One of the most far-reaching benefits of stem cell research is likely to be the accelerated development of new drugs
While media headlines have largely focussed on the seemingly miraculous cures that transplanting stem cell therapies directly to patients may one day offer, in reality one of the most far-reaching benefits of stem cell research is likely to be the accelerated development of new drugs.
My own work at the Medical Research Council Centre for Regenerative Medicine at the University of Edinburgh focuses on just this, looking at ways that we can develop and grow liver cells with a view to testing drugs and reducing waste in pharmaceutical development. At present, the cost of human drug development is heavily influenced by various compounds that in the end are discounted. For every drug that reaches the market, some 5,000 to 10,000 have been tested before clinical trials even begin. Each new drug takes many years to develop and pre-approval costs are generally in the region of more than $1 billion per approved drug. Often the drugs have to be withdrawn at this stage because of the unwanted side effects. The use of stem cells in testing chemical compounds could bring about significant improvements to the process of drug development.
It is only a few years since scientists first turned back the clock on human skin cells, reprogramming them to become stem cells with the ability to turn into different cells within the body. In the short space of time since this breakthrough, researchers across the world have been working to refine the process of creating these cells, which are known as induced pluripotent stem cells. These cells will not only help us better understand disease but will also, we hope, enable us to develop new and better treatments for a range of illnesses and diseases.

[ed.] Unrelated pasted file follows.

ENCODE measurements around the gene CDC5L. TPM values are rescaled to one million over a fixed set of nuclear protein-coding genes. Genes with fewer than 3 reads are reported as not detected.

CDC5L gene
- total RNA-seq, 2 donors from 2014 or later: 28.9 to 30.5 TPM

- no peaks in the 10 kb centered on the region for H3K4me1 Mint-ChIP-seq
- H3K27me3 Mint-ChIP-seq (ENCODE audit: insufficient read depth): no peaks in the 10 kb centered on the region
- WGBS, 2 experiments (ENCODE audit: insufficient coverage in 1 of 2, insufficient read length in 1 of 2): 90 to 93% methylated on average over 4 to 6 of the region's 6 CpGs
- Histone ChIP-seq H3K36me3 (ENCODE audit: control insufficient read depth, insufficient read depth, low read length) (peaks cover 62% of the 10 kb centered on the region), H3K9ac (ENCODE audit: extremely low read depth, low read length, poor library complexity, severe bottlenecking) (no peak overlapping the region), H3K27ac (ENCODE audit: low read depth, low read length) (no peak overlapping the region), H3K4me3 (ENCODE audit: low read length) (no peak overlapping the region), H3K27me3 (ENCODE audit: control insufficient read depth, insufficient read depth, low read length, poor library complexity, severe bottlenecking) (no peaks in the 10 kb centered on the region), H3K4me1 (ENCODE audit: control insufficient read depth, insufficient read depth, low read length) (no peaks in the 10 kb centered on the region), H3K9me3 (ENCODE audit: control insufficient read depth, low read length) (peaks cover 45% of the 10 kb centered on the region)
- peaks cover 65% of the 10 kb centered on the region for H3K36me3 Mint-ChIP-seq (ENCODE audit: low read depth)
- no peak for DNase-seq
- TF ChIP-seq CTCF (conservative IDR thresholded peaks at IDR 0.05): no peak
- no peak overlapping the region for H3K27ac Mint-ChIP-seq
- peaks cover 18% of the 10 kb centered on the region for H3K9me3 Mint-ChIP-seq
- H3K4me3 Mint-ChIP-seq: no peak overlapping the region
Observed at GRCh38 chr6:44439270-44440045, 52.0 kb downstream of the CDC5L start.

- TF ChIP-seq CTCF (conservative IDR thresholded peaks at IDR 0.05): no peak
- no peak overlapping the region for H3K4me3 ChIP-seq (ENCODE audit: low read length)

The ability to form induced pluripotent stem cells means that one day we could create bespoke cells or tissues, which we could transplant to patients without the fear of rejection. Yet, there are still hurdles to overcome. This includes ensuring that manipulating genes to create these cells does not, in turn, bring about harmful mutations.
A Library of Liver Cells
One of the reasons that testing new drugs is not as efficient as it could be is that the liver cells used in testing come from dead or donor tissue, which is often diseased. As a result the cells are generally of poor quality; they do not survive for long and do not multiply, making them less reliable for drug testing. While animal models are highly valuable in predicting the toxic nature of candidate drugs for human use, they also have limitations and possess specific variations in their response to drugs. Even the human population does not process drugs in a generalised fashion, and different ethnic groups may be more prone to certain adverse reactions because of the way their livers metabolise the drugs.
The transfer of knowledge from human embryonic stem cells to induced pluripotent stem cells has already paved the way for the creation of a library of liver cells for different populations. We have been able to create liver cell lines from adult skin cells taken from Caucasians and Native Americans; thus, we can now produce specific liver cells to account for different ethnicities, using the cells to identify potential adverse reactions among different groups of the population.
A resource of unlimited, ethical and genetically diverse liver cells, formed from induced pluripotent stem cells, has the ability to revolutionise how we define drug metabolism and test medicines. Such a resource would also help us identify key factors in how cells differentiate to become liver cells. Ultimately though, by modelling liver disease in a petri dish we hope to bring about improved treatments.
Currently, the only treatment for end stage liver disease is a liver transplant, and there are more people who need transplants than there are livers available. Stem cells could prove crucial in helping us find a way in which we can enable the liver to function, either helping it to regenerate or providing more time until an organ becomes available for transplantation. One idea is to create a bio-artificial liver, which would be used in a similar manner to a kidney dialysis machine, used to clear toxins from the blood. This could be achieved by "fuelling" the bio-artificial liver device with stem cell-derived liver cells that work in the same way as healthy liver cells and process the patient's blood, providing critical liver support.
In the space of just a few years stem cell research has evolved considerably, and it continues to do so as key discoveries are made. There is still much research that needs to be carried out, but progress is more than promising. (David C. Hay, University of Edinburgh, www.atomiumculture.eu)